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Type 1 diabetes linked to 3-fold increase in risk of epilepsy

Type 1 diabetes linked to 3-fold increase in risk of epilepsy

1-02112013-1241-custom-dog-tag-diabetesepilPeople with type 1 diabetes have a three-times increased risk of developing epilepsy later in life, concludes research published in Diabetologia, the journal of the European Association for the Study of Diabetes (EASD).

Type 1 diabetes mellitus is one of the most common autoimmune disorders in children, with a 3% annual increase in the global incidence rate since the 1980s.In recent decades, the incidence of type 1 diabetes has increased in children and adolescents, particularly those aged younger than 5 years. Patients with diabetes are at increased risk of severe health problems and mortality. Recent studies have found that type 1 diabetes could be a risk factor for the development of epilepsy in children, though the exact underlying mechanisms remain unknown. In this new study, Dr I-Ching Chou, China Medical University Children’s Hospital, Taichung, Taiwan, and colleagues evaluated the relationship between type 1 diabetes and epilepsy in Taiwan.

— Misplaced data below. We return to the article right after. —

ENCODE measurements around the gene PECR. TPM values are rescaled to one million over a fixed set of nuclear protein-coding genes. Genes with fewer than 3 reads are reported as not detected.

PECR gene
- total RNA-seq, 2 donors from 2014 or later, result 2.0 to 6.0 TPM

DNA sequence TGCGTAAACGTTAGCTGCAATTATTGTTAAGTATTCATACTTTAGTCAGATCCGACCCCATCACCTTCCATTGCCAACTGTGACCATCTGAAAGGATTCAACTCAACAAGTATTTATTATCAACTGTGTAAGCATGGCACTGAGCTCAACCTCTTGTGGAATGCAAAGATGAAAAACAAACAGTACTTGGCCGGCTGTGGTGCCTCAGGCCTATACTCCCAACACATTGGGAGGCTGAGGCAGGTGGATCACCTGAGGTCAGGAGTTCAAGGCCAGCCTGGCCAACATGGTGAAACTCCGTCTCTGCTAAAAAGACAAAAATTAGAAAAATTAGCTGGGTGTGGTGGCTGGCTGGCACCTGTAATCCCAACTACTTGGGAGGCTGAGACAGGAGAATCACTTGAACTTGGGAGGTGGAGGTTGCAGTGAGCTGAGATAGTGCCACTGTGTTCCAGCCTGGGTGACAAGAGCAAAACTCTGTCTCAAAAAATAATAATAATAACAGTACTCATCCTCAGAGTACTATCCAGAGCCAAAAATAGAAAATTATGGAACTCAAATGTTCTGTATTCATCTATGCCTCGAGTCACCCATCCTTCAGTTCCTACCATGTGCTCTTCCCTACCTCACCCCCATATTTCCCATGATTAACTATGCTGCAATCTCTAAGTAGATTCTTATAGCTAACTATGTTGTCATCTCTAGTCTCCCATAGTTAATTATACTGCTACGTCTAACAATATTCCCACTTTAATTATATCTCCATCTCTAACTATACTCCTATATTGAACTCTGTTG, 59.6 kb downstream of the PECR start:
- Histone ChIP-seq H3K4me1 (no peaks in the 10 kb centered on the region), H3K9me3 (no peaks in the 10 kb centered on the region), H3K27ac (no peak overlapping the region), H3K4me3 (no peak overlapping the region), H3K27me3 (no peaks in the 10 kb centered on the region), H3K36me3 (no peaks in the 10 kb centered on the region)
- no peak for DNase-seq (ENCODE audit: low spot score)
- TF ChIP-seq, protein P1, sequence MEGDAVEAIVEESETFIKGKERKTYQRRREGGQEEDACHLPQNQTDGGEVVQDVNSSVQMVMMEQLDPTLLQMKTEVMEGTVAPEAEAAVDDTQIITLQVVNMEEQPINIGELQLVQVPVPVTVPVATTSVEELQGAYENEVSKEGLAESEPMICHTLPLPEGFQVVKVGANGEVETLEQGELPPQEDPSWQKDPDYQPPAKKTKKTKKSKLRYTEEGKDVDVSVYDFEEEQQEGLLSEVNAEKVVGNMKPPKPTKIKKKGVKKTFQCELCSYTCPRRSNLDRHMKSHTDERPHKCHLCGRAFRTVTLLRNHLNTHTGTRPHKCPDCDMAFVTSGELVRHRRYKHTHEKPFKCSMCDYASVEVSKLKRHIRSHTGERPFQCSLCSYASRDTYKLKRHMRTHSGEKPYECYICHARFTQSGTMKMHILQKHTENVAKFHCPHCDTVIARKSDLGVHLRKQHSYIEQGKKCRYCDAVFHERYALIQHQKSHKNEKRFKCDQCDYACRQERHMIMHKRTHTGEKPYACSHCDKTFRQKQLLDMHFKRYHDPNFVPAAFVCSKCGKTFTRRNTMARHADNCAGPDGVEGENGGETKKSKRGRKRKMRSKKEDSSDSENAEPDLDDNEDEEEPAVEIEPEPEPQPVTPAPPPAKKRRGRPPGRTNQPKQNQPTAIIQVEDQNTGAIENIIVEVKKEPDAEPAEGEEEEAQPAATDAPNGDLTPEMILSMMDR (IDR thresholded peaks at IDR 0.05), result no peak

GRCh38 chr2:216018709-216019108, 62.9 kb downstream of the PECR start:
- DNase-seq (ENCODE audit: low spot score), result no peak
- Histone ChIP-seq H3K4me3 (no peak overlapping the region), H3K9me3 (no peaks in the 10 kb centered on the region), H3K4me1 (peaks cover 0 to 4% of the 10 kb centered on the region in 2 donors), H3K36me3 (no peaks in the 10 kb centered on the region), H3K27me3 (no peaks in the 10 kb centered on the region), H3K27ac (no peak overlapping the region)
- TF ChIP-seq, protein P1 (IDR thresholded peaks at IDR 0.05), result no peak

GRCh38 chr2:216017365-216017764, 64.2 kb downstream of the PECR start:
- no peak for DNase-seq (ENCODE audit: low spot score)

Data from the Taiwan National Health Insurance Research Database were used to conduct retrospective analyses. The study cohort contained 2,568 patients with type 1 diabetes, each of whom was frequency-matched by sex, urbanisation of residence area and index year with ten control patients without type 1 diabetes. Computer modelling was used to estimate the effects of type 1 diabetes on epilepsy risk. In patients with type 1 diabetes, the risk of developing epilepsy was significantly higher than that in patients without type 1 diabetes. After adjustment for potential confounders, the type 1 diabetes cohort was 2.84 times more likely to develop epilepsy than the control cohort.

The authors say: “This result is consistent with those of previous studies in that epilepsy or seizures are observed in many autoimmune or inflammatory disorders and are linked to the primary disease, or secondary to pro-inflammatory processes.”